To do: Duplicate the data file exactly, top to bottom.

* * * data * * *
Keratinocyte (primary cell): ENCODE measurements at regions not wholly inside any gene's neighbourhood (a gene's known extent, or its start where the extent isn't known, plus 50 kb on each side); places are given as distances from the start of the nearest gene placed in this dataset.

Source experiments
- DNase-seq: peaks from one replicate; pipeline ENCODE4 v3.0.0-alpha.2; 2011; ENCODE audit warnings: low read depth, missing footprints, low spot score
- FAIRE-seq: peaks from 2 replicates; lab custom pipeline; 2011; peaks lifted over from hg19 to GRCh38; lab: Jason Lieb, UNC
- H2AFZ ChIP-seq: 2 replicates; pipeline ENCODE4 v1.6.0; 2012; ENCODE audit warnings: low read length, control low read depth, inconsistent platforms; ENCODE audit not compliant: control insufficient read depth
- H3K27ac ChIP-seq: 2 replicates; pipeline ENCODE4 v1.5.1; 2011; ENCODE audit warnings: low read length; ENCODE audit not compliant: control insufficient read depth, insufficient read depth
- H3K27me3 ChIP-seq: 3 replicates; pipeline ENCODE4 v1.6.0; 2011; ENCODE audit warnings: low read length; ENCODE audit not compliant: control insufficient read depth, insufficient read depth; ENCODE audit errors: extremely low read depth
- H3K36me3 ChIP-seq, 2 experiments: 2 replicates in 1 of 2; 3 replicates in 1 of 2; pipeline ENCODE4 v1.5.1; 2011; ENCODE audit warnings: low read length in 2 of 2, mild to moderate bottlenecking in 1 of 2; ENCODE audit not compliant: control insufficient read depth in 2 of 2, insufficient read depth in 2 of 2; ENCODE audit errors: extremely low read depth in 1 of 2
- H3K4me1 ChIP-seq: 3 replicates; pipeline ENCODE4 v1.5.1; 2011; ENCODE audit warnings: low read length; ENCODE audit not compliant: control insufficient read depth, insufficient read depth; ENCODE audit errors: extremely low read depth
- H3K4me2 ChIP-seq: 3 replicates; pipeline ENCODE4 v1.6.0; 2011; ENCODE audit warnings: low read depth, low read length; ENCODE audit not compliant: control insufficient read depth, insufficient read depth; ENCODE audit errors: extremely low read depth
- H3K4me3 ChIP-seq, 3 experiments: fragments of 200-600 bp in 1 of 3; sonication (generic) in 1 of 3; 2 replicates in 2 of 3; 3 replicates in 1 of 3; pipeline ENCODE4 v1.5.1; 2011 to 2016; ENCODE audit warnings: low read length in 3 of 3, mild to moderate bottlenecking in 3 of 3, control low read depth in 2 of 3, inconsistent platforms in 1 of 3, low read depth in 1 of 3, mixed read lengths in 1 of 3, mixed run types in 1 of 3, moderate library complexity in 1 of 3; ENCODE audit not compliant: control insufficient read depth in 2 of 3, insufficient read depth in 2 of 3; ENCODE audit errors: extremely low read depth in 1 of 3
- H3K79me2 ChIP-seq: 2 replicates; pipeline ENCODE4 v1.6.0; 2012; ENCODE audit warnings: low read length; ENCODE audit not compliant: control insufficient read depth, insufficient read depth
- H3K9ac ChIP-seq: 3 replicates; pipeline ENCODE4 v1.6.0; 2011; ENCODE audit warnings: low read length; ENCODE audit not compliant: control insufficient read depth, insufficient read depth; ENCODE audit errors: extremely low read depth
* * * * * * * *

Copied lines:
Keratinocyte (primary cell): ENCODE measurements at regions not wholly inside any gene's neighbourhood (a gene's known extent, or its start where the extent isn't known, plus 50 kb on each side); places are given as distances from the start of the nearest gene placed in this dataset.

Source experiments
- DNase-seq: peaks from one replicate; pipeline ENCODE4 v3.0.0-alpha.2; 2011; ENCODE audit warnings: low read depth, missing footprints, low spot score
- FAIRE-seq: peaks from 2 replicates; lab custom pipeline; 2011; peaks lifted over from hg19 to GRCh38; lab: Jason Lieb, UNC
- H2AFZ ChIP-seq: 2 replicates; pipeline ENCODE4 v1.6.0; 2012; ENCODE audit warnings: low read length, control low read depth, inconsistent platforms; ENCODE audit not compliant: control insufficient read depth
- H3K27ac ChIP-seq: 2 replicates; pipeline ENCODE4 v1.5.1; 2011; ENCODE audit warnings: low read length; ENCODE audit not compliant: control insufficient read depth, insufficient read depth
- H3K27me3 ChIP-seq: 3 replicates; pipeline ENCODE4 v1.6.0; 2011; ENCODE audit warnings: low read length; ENCODE audit not compliant: control insufficient read depth, insufficient read depth; ENCODE audit errors: extremely low read depth
- H3K36me3 ChIP-seq, 2 experiments: 2 replicates in 1 of 2; 3 replicates in 1 of 2; pipeline ENCODE4 v1.5.1; 2011; ENCODE audit warnings: low read length in 2 of 2, mild to moderate bottlenecking in 1 of 2; ENCODE audit not compliant: control insufficient read depth in 2 of 2, insufficient read depth in 2 of 2; ENCODE audit errors: extremely low read depth in 1 of 2
- H3K4me1 ChIP-seq: 3 replicates; pipeline ENCODE4 v1.5.1; 2011; ENCODE audit warnings: low read length; ENCODE audit not compliant: control insufficient read depth, insufficient read depth; ENCODE audit errors: extremely low read depth
- H3K4me2 ChIP-seq: 3 replicates; pipeline ENCODE4 v1.6.0; 2011; ENCODE audit warnings: low read depth, low read length; ENCODE audit not compliant: control insufficient read depth, insufficient read depth; ENCODE audit errors: extremely low read depth
- H3K4me3 ChIP-seq, 3 experiments: fragments of 200-600 bp in 1 of 3; sonication (generic) in 1 of 3; 2 replicates in 2 of 3; 3 replicates in 1 of 3; pipeline ENCODE4 v1.5.1; 2011 to 2016; ENCODE audit warnings: low read length in 3 of 3, mild to moderate bottlenecking in 3 of 3, control low read depth in 2 of 3, inconsistent platforms in 1 of 3, low read depth in 1 of 3, mixed read lengths in 1 of 3, mixed run types in 1 of 3, moderate library complexity in 1 of 3; ENCODE audit not compliant: control insufficient read depth in 2 of 3, insufficient read depth in 2 of 3; ENCODE audit errors: extremely low read depth in 1 of 3
- H3K79me2 ChIP-seq: 2 replicates; pipeline ENCODE4 v1.6.0; 2012; ENCODE audit warnings: low read length; ENCODE audit not compliant: control insufficient read depth, insufficient read depth
- H3K9ac ChIP-seq: 3 replicates; pipeline ENCODE4 v1.6.0; 2011; ENCODE audit warnings: low read length; ENCODE audit not compliant: control insufficient read depth, insufficient read depth; ENCODE audit errors: extremely low read depth